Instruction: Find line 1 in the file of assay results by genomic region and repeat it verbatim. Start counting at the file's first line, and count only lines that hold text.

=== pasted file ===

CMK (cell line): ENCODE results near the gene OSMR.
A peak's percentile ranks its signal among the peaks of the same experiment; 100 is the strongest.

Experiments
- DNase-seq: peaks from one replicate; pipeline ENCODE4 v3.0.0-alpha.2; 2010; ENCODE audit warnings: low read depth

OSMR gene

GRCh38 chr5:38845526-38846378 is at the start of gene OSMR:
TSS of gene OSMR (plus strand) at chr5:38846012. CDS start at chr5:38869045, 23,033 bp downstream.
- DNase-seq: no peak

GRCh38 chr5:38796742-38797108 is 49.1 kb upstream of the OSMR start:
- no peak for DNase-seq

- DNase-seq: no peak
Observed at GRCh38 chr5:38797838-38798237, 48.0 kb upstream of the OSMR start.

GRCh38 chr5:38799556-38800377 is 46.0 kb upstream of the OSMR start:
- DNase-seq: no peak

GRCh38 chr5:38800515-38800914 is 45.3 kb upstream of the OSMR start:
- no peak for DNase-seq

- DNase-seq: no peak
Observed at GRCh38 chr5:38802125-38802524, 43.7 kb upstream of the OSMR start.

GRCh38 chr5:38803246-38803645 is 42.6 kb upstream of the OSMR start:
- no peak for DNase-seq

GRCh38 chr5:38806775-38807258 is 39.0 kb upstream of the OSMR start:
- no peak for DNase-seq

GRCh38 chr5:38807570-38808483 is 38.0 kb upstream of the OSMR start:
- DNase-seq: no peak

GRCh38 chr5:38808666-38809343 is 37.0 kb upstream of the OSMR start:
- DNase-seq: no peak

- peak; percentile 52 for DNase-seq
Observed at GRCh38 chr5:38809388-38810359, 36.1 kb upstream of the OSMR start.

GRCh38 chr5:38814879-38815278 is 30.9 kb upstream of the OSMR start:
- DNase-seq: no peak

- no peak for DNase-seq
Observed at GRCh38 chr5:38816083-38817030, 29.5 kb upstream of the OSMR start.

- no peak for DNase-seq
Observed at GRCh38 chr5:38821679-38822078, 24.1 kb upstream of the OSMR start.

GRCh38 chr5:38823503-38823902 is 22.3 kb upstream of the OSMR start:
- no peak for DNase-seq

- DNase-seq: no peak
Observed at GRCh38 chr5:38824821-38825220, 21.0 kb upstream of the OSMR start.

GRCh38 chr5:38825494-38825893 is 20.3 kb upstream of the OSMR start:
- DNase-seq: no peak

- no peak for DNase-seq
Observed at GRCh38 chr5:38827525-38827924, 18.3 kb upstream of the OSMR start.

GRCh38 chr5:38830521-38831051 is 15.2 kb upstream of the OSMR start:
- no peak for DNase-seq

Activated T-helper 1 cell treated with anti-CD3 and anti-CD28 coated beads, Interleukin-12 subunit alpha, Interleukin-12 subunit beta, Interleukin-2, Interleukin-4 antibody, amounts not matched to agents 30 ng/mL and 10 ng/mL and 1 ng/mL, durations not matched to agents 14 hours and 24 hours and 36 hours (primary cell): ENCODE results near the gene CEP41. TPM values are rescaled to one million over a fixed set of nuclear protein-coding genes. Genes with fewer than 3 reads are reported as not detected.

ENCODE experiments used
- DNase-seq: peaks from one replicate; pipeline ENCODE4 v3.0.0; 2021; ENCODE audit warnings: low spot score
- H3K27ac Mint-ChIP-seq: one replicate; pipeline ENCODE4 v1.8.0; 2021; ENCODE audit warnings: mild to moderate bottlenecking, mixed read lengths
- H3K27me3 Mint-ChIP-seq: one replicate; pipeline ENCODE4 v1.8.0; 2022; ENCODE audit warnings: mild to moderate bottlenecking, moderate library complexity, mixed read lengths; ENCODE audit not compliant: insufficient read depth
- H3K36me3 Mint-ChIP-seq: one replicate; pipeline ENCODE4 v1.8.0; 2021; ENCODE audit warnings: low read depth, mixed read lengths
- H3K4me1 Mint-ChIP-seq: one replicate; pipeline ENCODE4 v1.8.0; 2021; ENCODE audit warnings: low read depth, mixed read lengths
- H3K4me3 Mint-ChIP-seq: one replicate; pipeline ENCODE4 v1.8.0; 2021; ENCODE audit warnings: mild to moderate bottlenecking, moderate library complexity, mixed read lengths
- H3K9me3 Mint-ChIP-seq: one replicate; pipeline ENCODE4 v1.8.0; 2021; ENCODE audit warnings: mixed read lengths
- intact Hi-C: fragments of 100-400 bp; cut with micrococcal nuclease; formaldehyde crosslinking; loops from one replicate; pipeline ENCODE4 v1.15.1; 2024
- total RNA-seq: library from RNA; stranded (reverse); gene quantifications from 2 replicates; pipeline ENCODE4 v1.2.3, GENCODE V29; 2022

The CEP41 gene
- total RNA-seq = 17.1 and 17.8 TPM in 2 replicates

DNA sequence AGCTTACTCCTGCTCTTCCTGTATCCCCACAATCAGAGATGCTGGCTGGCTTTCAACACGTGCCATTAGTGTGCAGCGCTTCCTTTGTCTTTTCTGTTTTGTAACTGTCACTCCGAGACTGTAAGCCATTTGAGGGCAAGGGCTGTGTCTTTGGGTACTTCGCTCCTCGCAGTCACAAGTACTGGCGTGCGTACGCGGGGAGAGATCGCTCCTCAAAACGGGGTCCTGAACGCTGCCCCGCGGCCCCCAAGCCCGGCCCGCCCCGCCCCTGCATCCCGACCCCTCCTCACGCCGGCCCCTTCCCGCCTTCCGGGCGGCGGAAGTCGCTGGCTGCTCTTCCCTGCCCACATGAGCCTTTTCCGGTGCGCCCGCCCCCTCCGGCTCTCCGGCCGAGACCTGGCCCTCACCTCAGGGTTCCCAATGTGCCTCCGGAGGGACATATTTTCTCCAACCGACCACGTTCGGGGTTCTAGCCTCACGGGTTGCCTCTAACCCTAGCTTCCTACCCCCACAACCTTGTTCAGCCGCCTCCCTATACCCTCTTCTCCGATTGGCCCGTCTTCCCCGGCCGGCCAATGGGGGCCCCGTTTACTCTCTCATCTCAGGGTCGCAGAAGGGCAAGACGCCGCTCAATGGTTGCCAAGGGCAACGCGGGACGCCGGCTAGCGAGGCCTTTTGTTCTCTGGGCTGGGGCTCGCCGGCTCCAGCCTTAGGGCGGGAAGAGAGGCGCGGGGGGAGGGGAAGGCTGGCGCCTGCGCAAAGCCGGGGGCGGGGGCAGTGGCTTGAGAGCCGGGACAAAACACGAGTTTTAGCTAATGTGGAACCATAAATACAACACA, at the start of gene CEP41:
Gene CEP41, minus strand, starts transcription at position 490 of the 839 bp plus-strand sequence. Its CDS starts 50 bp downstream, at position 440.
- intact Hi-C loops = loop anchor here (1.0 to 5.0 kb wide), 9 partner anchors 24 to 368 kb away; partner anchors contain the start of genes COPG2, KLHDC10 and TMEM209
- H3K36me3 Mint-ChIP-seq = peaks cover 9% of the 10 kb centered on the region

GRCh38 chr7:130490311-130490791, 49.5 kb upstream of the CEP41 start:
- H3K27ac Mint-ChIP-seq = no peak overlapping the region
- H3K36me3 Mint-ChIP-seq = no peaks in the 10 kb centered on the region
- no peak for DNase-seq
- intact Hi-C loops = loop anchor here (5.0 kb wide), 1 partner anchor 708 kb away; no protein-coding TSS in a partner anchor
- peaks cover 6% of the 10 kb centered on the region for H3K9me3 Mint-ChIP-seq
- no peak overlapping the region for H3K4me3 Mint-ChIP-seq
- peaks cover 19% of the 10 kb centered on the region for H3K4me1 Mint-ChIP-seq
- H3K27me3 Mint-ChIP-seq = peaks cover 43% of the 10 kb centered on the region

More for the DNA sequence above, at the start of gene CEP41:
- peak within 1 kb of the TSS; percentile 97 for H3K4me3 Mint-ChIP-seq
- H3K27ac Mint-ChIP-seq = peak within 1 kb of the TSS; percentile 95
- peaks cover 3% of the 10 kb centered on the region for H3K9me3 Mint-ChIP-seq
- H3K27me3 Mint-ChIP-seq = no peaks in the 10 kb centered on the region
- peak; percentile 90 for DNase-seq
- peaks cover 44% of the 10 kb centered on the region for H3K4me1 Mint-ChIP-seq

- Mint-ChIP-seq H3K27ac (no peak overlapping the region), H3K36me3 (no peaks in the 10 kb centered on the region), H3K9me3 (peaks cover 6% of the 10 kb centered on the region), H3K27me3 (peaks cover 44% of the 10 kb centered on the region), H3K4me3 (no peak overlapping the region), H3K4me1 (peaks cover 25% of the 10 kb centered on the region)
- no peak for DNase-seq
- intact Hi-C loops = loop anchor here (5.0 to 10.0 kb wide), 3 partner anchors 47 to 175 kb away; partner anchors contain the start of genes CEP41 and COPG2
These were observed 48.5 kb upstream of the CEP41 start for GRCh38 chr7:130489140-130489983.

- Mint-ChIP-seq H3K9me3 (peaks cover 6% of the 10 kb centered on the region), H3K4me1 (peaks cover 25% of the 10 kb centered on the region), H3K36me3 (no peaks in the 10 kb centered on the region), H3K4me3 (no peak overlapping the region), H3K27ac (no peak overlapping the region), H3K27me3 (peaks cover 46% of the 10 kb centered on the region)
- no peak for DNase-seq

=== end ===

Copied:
CMK (cell line): ENCODE results near the gene OSMR.